“Learned Optimism” Quotes

I recently finished reading Learned Optimism: How to Change Your Mind and Your Life by Martin Seligman. Below are the quotes I found most interesting. As always, if you like the quotes, please buy the book here.

Learned Optimism Cover“Women, in fact, being more emotionally labile, are both happier and sadder than men. The skills fo becoming happy turn out to be almost entirely different from the skills of not being sad, not being anxious, or not being angry.” (iv)

“”Happiness” is a scientifically unwieldy notion, but there are three different forms of it you can pursue. For the “Pleasant Life,” you aim to have as much positive emotion as possible and learn the skills to amplify positive emotion. For the “Engaged Life,” you identify your highest strengths and talents and recraft your life to use them as much as you can in work, love, friendship, parenting, and leisure. For the “Meaningful Life,” you use your highest strengths and talents to belong to and serve something you believe is larger than the self.” (iv)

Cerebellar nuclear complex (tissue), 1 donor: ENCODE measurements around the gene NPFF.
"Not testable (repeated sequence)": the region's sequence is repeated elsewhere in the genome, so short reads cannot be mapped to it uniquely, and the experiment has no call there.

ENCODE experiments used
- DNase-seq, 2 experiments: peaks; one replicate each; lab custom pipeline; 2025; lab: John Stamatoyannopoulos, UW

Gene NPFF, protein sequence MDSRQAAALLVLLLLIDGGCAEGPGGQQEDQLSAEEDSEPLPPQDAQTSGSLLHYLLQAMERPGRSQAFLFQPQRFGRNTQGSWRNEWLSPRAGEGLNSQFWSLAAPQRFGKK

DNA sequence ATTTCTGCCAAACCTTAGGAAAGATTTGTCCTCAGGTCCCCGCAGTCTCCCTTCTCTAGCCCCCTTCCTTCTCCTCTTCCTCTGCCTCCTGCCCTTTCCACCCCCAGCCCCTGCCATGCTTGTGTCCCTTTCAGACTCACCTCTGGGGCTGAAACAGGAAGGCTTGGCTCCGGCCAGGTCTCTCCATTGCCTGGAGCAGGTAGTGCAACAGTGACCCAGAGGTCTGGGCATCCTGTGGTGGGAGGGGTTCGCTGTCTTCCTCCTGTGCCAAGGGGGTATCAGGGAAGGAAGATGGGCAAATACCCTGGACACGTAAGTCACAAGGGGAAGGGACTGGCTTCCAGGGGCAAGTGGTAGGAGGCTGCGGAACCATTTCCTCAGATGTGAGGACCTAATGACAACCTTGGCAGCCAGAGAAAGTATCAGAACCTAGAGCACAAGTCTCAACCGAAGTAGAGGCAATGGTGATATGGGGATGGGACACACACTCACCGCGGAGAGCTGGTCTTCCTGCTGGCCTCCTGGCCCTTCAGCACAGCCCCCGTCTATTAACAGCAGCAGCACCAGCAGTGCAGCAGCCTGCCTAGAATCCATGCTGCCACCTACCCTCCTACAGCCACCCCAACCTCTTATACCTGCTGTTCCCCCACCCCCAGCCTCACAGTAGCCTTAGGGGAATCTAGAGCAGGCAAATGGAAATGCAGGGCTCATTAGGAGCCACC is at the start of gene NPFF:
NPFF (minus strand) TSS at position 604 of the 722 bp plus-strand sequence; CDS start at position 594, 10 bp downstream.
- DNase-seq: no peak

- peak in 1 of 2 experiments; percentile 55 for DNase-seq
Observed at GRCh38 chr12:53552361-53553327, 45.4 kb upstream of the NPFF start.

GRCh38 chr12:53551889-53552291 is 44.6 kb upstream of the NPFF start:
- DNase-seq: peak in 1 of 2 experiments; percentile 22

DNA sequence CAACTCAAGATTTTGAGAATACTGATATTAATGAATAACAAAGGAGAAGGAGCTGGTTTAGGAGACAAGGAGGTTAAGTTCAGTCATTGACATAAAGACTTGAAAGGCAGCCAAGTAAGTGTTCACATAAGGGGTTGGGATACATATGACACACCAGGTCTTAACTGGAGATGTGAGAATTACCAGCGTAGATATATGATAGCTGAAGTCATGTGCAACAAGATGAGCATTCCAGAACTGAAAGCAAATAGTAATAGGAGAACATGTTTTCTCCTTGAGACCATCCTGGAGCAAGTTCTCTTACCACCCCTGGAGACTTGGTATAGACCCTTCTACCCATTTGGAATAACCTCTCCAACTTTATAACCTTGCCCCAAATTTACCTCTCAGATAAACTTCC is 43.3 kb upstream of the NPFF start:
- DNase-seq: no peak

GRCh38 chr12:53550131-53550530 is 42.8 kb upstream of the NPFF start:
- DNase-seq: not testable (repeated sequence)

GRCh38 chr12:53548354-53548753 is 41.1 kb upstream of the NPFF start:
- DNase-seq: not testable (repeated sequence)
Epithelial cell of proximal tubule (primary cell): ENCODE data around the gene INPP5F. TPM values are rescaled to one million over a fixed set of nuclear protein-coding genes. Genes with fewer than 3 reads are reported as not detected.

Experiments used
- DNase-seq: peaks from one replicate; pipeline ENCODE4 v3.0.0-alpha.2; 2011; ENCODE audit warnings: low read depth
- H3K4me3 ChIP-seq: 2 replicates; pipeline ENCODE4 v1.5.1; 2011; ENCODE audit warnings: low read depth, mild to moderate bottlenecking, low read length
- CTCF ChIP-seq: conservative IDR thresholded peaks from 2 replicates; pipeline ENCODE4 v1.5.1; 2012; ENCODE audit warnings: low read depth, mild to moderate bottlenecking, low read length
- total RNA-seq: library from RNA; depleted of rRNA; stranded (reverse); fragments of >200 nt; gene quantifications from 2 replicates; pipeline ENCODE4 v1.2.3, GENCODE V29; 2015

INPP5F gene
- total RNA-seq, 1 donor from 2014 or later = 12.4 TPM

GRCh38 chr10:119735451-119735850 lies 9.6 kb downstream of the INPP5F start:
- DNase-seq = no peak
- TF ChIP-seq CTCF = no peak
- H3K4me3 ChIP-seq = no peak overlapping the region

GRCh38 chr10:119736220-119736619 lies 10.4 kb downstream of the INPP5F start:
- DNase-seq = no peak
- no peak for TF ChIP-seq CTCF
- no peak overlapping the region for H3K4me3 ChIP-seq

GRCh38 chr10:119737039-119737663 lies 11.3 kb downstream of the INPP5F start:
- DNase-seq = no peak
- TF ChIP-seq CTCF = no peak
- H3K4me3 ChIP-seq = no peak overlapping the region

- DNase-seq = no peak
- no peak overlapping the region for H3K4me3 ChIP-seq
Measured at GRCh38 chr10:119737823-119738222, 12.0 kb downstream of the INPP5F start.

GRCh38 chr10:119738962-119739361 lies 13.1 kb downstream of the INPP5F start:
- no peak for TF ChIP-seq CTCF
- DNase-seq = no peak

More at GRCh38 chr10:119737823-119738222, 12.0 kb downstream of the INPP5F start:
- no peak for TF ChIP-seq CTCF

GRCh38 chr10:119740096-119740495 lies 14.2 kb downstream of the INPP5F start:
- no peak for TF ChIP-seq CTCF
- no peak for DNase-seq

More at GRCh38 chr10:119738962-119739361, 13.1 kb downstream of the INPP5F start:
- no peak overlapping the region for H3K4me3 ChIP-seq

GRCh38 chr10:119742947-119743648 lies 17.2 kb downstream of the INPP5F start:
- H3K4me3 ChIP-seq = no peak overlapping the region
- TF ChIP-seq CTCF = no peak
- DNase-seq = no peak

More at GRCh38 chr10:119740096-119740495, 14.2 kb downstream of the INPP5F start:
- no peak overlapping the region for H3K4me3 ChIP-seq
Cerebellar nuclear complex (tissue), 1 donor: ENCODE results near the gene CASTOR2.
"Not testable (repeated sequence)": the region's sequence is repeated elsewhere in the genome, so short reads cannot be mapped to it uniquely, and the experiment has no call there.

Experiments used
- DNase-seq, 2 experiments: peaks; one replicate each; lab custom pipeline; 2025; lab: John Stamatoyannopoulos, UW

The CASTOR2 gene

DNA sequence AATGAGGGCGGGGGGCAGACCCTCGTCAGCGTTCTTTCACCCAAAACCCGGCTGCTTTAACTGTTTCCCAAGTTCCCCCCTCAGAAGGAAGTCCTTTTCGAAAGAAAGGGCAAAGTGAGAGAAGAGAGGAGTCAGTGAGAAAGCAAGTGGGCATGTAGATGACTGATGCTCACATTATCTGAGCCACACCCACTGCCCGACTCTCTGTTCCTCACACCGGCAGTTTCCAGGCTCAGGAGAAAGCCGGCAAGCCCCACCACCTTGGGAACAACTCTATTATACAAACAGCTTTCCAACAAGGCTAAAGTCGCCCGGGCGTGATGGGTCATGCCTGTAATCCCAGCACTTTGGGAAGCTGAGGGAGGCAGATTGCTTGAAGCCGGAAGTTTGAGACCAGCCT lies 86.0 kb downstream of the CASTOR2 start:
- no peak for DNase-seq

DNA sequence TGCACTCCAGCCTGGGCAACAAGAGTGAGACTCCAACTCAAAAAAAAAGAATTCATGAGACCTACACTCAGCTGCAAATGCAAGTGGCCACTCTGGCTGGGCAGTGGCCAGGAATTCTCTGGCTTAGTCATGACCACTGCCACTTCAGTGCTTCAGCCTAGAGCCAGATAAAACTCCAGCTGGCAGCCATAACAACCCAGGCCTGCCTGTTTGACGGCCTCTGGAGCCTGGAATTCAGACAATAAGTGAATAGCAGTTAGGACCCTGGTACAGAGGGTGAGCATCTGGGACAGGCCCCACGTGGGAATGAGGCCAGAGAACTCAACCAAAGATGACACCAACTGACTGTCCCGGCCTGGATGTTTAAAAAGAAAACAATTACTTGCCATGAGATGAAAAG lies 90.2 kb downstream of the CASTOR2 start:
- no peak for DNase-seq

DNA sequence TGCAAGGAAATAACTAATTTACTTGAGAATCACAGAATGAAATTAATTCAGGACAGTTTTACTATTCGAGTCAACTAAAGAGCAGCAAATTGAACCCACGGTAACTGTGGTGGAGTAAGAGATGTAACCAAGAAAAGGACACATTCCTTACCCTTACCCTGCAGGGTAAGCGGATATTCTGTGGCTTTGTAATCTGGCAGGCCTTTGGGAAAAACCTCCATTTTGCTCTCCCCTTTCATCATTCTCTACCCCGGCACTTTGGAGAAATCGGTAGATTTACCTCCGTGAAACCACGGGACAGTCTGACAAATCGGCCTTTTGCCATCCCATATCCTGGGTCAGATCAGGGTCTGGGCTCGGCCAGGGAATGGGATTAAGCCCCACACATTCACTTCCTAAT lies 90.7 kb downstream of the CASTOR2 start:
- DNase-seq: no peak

“In a society in which individualism is becoming rampant, people more and more believe that they are the center of the world. Such a belief system makes individual failure almost inconsolable.” (vi)

“The defining characteristic of pessimists is that they tend to believe bad events will last a long time, will undermine everything they do, and are their own fault. The optimists, who are confronted with the same hard knocks of this world, think about misfortune in the opposite way. They tend to believe defeat is just a temporary setback, that its causes are confined to this one case. The optimists believe defeat is not their fault: Circumstances, bad luck, or other people brought it about. Such people are unfazed by defeat. Confronted by a bad situation, they perceive it as a challenge and try harder.” (5)